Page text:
Many seed series investors demand board seats or a right to representation at the board level by appointment of board observers. While granting a board seat would essentially not result in shifting of control, the promoters may instead negotiate with the seed series investors and agree to provide reporting rights or information rights or board observation rights.

Affirmative veto (or consent) rights if agreed to be provided must be only applicable in case of major decisions which can have an impact on the overall business of the company. The promoters should negotiate the affirmative consent clause to make it clear, specific and applicable only in case of occurrence of activities listed in the said clause. 

Seed investors usually seek pre-emption rights for future rounds of investments and consent requirements for future investment rounds. The promoters need to be mindful and ensure pre-emption rights, if agreed upon, should be restricted to the pro-rata shareholding of the investors in the company.

Lock-in for promoters is another expectation of investors and a way to test the involvement of promoters in the business and also indirectly ensure that the promoters do not leave the company while the investors are on board. While a period of 3 to 5 years lock-in is treated as reasonable, the promoters can negotiate to have certain exceptions to the lock-in period wherein sale of shares held by them is permitted even during the agreed lock-in period. 

Investors further demand a right of first refusal paired with a tag-along right in case of any secondary sale of shares held by promoters. In such cases, the existing investors have a right of first refusal for the shares intended to be transferred/ sold by the promoters clubbed with a tag-along right where the investors get an opportunity to reserve their right to sell their proportionate shareholding to be acquired by a third party as a part of any transaction that the promoters undertake. 

The liquidation preference clause is another most preferred right by the Investors. Investors generally demand liquidation preference rights in order to secure a specific percentage of return on the investment in the company upon occurrence of liquidation event which inter alia consists of winding up, merger, amalgamation or strategic acquisitions. Having a liquidation preference ensures that the investors get first preference over the distribution of assets of the company upon occurrence of a liquidation event.

Institutional investors

Institutional investors consist of venture capital funds, private equity funds and financial institutions. It is often seen that the institutional investors demand all rights that are available with the existing investors in the company and to move a step ahead also demand for superior rights and additional rights.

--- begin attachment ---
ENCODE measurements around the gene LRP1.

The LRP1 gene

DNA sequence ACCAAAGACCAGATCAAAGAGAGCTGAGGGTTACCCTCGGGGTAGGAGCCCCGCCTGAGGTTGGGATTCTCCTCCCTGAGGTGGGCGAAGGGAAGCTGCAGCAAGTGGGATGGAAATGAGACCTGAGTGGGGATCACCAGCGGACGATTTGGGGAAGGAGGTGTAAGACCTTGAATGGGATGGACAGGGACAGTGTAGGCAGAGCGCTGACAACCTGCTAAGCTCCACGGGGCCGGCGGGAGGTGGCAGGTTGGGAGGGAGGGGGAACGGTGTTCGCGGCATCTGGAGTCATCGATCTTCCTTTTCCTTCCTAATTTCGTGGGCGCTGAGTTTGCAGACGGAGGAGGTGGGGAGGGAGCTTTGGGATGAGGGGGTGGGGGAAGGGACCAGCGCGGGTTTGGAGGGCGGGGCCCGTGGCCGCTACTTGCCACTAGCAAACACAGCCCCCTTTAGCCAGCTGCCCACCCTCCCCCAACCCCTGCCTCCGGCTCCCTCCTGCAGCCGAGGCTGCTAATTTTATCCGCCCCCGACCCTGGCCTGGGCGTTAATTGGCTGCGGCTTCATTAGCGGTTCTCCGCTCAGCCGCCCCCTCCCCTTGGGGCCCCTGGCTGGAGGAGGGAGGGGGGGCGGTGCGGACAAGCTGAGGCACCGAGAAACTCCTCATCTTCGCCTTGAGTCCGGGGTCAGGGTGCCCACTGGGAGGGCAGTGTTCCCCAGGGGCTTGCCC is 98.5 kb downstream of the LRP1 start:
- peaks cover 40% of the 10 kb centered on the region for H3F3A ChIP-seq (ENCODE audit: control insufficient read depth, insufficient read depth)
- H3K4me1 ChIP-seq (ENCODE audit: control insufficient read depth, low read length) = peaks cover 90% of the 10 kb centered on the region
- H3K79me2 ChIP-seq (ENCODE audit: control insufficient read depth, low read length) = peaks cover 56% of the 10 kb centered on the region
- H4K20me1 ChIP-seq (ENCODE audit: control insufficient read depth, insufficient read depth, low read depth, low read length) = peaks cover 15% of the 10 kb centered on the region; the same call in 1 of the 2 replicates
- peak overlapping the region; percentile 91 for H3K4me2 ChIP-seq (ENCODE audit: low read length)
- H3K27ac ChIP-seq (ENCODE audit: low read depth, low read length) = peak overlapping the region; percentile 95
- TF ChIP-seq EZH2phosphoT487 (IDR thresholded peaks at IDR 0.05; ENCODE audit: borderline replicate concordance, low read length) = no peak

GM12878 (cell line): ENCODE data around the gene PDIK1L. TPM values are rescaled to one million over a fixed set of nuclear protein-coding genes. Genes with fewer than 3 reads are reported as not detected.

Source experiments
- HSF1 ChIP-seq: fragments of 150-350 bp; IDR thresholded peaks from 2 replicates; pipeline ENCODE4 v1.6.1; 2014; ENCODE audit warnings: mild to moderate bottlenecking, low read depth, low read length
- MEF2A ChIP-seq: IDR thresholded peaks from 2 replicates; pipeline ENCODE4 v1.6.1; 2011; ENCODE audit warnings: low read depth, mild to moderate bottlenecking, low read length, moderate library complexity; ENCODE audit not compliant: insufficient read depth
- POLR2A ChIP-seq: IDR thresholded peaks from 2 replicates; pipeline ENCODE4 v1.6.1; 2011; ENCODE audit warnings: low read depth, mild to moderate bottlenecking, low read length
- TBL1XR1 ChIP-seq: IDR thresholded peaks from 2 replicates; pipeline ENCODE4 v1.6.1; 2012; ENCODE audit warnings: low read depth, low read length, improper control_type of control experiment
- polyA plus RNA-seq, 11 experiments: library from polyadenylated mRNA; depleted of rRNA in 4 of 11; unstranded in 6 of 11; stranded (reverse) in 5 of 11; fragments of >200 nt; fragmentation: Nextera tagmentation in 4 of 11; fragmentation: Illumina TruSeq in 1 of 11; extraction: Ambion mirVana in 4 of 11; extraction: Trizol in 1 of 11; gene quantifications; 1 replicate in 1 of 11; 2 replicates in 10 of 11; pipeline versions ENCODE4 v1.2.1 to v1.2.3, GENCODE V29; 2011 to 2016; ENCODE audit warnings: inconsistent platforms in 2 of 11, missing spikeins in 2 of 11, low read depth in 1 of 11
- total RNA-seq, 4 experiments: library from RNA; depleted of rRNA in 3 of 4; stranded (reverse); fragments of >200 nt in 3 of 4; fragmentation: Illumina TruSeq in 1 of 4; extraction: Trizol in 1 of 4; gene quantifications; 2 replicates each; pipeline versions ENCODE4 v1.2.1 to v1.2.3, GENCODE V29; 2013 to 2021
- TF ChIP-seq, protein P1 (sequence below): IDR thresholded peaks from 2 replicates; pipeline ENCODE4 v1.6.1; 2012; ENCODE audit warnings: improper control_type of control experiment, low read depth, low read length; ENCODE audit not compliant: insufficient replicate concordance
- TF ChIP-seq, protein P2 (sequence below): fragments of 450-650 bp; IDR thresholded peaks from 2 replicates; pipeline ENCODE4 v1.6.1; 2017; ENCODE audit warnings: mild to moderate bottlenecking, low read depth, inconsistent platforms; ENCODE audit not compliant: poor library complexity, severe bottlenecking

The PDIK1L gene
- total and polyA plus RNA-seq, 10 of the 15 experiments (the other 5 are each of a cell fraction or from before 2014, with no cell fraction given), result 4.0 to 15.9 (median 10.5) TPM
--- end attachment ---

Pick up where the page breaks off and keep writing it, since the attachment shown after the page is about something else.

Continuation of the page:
The right to appoint a director on the board would usually rest with the lead investor in case of multiple investors and the other investors may be granted a right to collectively appoint an observer on the board. 

In addition to the protection rights as demanded by seed investors including but not limited to lock-in for promoter’s shares, right of first refusal, right of first offer, tag along the right and so on, the investors also demand anti-dilution rights from promoters. 

Anti-dilution right is usually demanded by investors to take care of a scenario where a company is allotting shares to a new investor at a price lower than the price paid by the existing.

Along with the right of first refusal and tag along the right, the institutional investors with a step ahead also demand drag-along rights on the shares held by other shareholders including the promoters. Drag along right gives the investors power to compel the other shareholders in the company to mandatorily sell the shares held by them to third party acquirers to whom the investors plan to sell their stake. 

The mechanism for exit demanded by the investors varies from buyback of shares, third party sale, acquisition by promoters or initial public offering depending on the lifecycle and business cycle of the investee company and the proposed duration of investment made by the investors.


Each stage of investments caters to different needs of the startups and each new investment comes along with its own sets of rights, restrictions and other complexities. The most ideal funding opportunity for a Food and Beverage Startup would be the fusion of Angel Investors with Friends and Family Investors wherein the Friends and Family can pump in additional funds with minimalistic shareholding rights simply on the assurance of the Angel Investor being on the cap table with an expectation of good return on its investment, a win-win situation for all and which could also increase the probability of an Institutional Investor coming on board if need be. 

Promoters should remember that while there could be market trends for reasonably acceptable rights and clauses in investment transactions, it ultimately depends on the bargaining power that the promoters have while negotiating with Investors. 

This is exceptionally well-written by Kunal. Just three things: 

  • This is a writing assignment not weekly.
  • Always include references. 
  • Mention case studies.

Students of Lawsikho courses regularly produce writing assignments and work on practical exercises as a part of their coursework and develop themselves in real-life practical skill.